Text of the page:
Their hearts are no longer their own as slivers fall away and down between the railroad ties

There is a storm coming – a purple electric storm will soon hover over all of our heads
The strong will survive – the lesser of us – not as much – but we don’t have any choice

Hope left town Wednesday morning and we did nothing to stop it on its way
Hope left town Wednesday morning – now it is up to us to protect each other from the storm

Three Drops of Claret

Three drops of claret stand out against the faded grey wood
The aged and weathered pole supports the buzzing electrical lines

The drops could be roses
The drops could be blood
This is the Trail of Tears
The saddest place on earth

This is Highway 51 south in Clinton, Kentucky
This is Washington Street in Clinton, Kentucky

The three drops of claret on the weathered old pole
Serve to remind me of one important idea
History is written by those who survive it

Summer 1969

Everybody has a Riverview Park – a Fairyland – a Kiddieland
A soft-focus poorly lit memory Gramma and a handful of nickels and live goldfish
A peculiar place where the smell of popcorn mixes with the aroma of motor oil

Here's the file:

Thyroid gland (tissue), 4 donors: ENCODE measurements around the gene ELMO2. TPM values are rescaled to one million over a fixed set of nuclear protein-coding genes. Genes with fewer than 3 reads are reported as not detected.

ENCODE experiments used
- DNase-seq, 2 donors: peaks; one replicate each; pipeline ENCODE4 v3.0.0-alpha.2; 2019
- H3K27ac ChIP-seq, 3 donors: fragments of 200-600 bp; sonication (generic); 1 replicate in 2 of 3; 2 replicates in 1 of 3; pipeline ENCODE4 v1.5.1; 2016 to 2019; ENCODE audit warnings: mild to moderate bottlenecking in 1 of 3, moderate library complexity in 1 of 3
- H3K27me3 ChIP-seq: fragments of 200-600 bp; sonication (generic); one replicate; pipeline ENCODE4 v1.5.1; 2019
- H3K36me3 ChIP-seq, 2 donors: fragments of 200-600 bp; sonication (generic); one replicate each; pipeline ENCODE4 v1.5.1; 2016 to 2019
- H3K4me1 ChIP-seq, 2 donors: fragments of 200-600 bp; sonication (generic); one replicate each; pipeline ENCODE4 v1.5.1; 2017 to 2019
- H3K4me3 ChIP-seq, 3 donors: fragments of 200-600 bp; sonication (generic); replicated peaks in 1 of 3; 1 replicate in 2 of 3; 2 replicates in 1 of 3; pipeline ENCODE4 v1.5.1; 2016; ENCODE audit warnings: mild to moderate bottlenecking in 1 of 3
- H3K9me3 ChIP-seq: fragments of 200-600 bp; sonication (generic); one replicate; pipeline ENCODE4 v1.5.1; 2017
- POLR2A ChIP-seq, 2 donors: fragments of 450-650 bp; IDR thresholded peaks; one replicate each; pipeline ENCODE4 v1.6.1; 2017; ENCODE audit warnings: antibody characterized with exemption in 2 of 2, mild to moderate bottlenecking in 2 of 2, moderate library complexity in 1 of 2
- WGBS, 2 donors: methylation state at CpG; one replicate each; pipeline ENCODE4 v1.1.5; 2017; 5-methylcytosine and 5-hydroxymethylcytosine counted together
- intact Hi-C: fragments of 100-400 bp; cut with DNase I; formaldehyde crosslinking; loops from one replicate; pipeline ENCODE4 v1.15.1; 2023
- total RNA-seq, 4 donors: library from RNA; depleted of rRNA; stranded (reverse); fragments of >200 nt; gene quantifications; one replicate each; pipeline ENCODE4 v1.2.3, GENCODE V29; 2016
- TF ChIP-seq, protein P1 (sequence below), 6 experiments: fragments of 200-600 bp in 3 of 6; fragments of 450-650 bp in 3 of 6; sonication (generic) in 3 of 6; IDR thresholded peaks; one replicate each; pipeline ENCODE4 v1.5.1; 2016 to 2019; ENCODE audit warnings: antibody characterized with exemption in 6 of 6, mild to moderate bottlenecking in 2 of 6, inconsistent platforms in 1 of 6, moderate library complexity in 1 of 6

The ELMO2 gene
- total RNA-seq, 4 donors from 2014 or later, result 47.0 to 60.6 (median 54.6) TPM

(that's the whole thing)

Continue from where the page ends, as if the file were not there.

Rigged carnie games that somehow never taught us the vagaries of life in time
Dirty-faced men lean on boxes pushing levers provoking the cacophony of screaming children

The white picket fence between you and the deer until your dad brings you in to feed them
You mother unwraps a baloney sandwich and lays it on the creased wax paper for you
Gramma sneaks a cigarette behind the Tilta-whirl as if no one sees her there – puffing away
There is a small patch of trees behind the ticket booth – you’ve been warned so you steer clear
The sun becomes a sleepy penumbra over the tops of the trees out along Harlem Avenue

At Scott Powell‘s Desk

The slow moving plane flying over our heads
Underscores the reason we are all assembled here
Sitting at Scott Powell’s desk
The Pentagon cop shuffles back and forth
The kids glide about gracefully – mostly quiet
Some of the kids aren’t very quiet
That’s the nature of kids.
The Pentagon cop is there to keep the peace
He needs more than that bottle of water to keep his cool
The gravel we walk on is all that is left of the building
The gravel that we walk on is all that is left of Scott Powell’s desk
The gravel that we walk on is all that is left

The gravel gets stuck in our shoes
The shoes of the serious adults
The shoes of the curious kids

The day is perfect here at Scott Powell’s desk
The sun is warm like real love
The breeze is crisp like October

The affect is hypnotic
The affect is transcending
The affect is bittersweet

The trees struggle to keep their color
They struggle for their lives
They struggle to survive for the 184 who lost their lives here

Scott Powell’s desk is weathered and worn like me
Worn like these kids far from the safety of home
Worn like the Pentagon cop and his jaunty shuffle
On this perfect autumn Day

10/10/2015
Pentagon memorial
Washington D.C.